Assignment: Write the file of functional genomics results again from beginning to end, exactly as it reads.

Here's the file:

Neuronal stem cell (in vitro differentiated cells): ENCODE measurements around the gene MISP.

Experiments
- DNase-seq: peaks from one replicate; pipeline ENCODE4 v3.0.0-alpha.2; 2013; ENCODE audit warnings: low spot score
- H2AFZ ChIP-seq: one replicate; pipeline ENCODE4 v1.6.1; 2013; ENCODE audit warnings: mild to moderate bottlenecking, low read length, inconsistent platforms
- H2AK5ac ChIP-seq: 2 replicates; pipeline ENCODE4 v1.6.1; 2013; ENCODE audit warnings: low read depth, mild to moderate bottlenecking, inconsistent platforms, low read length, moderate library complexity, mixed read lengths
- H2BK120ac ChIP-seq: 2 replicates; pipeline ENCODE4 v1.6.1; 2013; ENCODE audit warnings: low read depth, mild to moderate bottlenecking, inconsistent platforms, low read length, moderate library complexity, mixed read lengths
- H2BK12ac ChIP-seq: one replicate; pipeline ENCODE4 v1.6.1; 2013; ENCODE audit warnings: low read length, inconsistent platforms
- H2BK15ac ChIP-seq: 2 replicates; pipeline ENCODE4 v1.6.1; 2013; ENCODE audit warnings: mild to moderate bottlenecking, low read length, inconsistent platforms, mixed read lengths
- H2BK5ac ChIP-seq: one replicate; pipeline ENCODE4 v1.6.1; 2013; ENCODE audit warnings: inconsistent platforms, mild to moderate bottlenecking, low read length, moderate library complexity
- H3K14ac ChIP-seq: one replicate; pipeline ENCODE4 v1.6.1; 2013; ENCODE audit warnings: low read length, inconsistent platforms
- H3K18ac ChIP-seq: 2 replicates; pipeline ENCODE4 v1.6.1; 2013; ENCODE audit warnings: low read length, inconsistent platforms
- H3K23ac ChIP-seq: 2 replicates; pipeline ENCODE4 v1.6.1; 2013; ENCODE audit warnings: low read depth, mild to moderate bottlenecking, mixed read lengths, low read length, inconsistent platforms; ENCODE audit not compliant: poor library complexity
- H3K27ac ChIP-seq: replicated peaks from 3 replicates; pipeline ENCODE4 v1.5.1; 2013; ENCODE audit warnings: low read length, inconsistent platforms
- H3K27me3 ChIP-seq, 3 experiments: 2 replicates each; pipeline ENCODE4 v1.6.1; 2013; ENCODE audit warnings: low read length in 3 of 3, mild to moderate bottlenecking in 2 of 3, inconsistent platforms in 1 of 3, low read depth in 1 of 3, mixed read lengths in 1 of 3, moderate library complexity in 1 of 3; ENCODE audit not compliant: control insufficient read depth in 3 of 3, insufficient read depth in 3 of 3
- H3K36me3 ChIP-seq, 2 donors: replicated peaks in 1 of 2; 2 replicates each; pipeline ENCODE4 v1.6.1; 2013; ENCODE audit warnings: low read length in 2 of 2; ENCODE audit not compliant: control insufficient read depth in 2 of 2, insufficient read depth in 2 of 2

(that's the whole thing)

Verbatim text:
Neuronal stem cell (in vitro differentiated cells): ENCODE measurements around the gene MISP.

Experiments
- DNase-seq: peaks from one replicate; pipeline ENCODE4 v3.0.0-alpha.2; 2013; ENCODE audit warnings: low spot score
- H2AFZ ChIP-seq: one replicate; pipeline ENCODE4 v1.6.1; 2013; ENCODE audit warnings: mild to moderate bottlenecking, low read length, inconsistent platforms
- H2AK5ac ChIP-seq: 2 replicates; pipeline ENCODE4 v1.6.1; 2013; ENCODE audit warnings: low read depth, mild to moderate bottlenecking, inconsistent platforms, low read length, moderate library complexity, mixed read lengths
- H2BK120ac ChIP-seq: 2 replicates; pipeline ENCODE4 v1.6.1; 2013; ENCODE audit warnings: low read depth, mild to moderate bottlenecking, inconsistent platforms, low read length, moderate library complexity, mixed read lengths
- H2BK12ac ChIP-seq: one replicate; pipeline ENCODE4 v1.6.1; 2013; ENCODE audit warnings: low read length, inconsistent platforms
- H2BK15ac ChIP-seq: 2 replicates; pipeline ENCODE4 v1.6.1; 2013; ENCODE audit warnings: mild to moderate bottlenecking, low read length, inconsistent platforms, mixed read lengths
- H2BK5ac ChIP-seq: one replicate; pipeline ENCODE4 v1.6.1; 2013; ENCODE audit warnings: inconsistent platforms, mild to moderate bottlenecking, low read length, moderate library complexity
- H3K14ac ChIP-seq: one replicate; pipeline ENCODE4 v1.6.1; 2013; ENCODE audit warnings: low read length, inconsistent platforms
- H3K18ac ChIP-seq: 2 replicates; pipeline ENCODE4 v1.6.1; 2013; ENCODE audit warnings: low read length, inconsistent platforms
- H3K23ac ChIP-seq: 2 replicates; pipeline ENCODE4 v1.6.1; 2013; ENCODE audit warnings: low read depth, mild to moderate bottlenecking, mixed read lengths, low read length, inconsistent platforms; ENCODE audit not compliant: poor library complexity
- H3K27ac ChIP-seq: replicated peaks from 3 replicates; pipeline ENCODE4 v1.5.1; 2013; ENCODE audit warnings: low read length, inconsistent platforms
- H3K27me3 ChIP-seq, 3 experiments: 2 replicates each; pipeline ENCODE4 v1.6.1; 2013; ENCODE audit warnings: low read length in 3 of 3, mild to moderate bottlenecking in 2 of 3, inconsistent platforms in 1 of 3, low read depth in 1 of 3, mixed read lengths in 1 of 3, moderate library complexity in 1 of 3; ENCODE audit not compliant: control insufficient read depth in 3 of 3, insufficient read depth in 3 of 3
- H3K36me3 ChIP-seq, 2 donors: replicated peaks in 1 of 2; 2 replicates each; pipeline ENCODE4 v1.6.1; 2013; ENCODE audit warnings: low read length in 2 of 2; ENCODE audit not compliant: control insufficient read depth in 2 of 2, insufficient read depth in 2 of 2